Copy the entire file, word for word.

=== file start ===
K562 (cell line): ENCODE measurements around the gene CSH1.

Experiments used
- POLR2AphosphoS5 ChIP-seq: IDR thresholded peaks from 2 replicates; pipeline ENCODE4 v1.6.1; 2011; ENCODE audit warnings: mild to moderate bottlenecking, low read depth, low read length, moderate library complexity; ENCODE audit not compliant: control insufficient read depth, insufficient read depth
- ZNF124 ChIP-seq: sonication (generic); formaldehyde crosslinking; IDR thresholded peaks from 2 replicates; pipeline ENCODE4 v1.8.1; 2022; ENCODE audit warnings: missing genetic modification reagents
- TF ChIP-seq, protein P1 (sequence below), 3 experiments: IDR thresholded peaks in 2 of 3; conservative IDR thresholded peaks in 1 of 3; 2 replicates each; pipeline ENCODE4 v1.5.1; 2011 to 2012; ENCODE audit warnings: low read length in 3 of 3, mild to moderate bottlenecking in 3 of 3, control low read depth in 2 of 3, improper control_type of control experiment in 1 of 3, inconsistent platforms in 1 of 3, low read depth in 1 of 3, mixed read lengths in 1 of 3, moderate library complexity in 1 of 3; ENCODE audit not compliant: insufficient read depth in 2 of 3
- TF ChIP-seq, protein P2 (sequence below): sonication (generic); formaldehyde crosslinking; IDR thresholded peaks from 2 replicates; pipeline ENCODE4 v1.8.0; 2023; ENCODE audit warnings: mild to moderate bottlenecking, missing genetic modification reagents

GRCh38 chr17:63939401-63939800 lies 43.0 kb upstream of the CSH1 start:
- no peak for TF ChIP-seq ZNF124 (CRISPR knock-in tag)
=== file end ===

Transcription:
K562 (cell line): ENCODE measurements around the gene CSH1.

Experiments used
- POLR2AphosphoS5 ChIP-seq: IDR thresholded peaks from 2 replicates; pipeline ENCODE4 v1.6.1; 2011; ENCODE audit warnings: mild to moderate bottlenecking, low read depth, low read length, moderate library complexity; ENCODE audit not compliant: control insufficient read depth, insufficient read depth
- ZNF124 ChIP-seq: sonication (generic); formaldehyde crosslinking; IDR thresholded peaks from 2 replicates; pipeline ENCODE4 v1.8.1; 2022; ENCODE audit warnings: missing genetic modification reagents
- TF ChIP-seq, protein P1 (sequence below), 3 experiments: IDR thresholded peaks in 2 of 3; conservative IDR thresholded peaks in 1 of 3; 2 replicates each; pipeline ENCODE4 v1.5.1; 2011 to 2012; ENCODE audit warnings: low read length in 3 of 3, mild to moderate bottlenecking in 3 of 3, control low read depth in 2 of 3, improper control_type of control experiment in 1 of 3, inconsistent platforms in 1 of 3, low read depth in 1 of 3, mixed read lengths in 1 of 3, moderate library complexity in 1 of 3; ENCODE audit not compliant: insufficient read depth in 2 of 3
- TF ChIP-seq, protein P2 (sequence below): sonication (generic); formaldehyde crosslinking; IDR thresholded peaks from 2 replicates; pipeline ENCODE4 v1.8.0; 2023; ENCODE audit warnings: mild to moderate bottlenecking, missing genetic modification reagents

GRCh38 chr17:63939401-63939800 lies 43.0 kb upstream of the CSH1 start:
- no peak for TF ChIP-seq ZNF124 (CRISPR knock-in tag)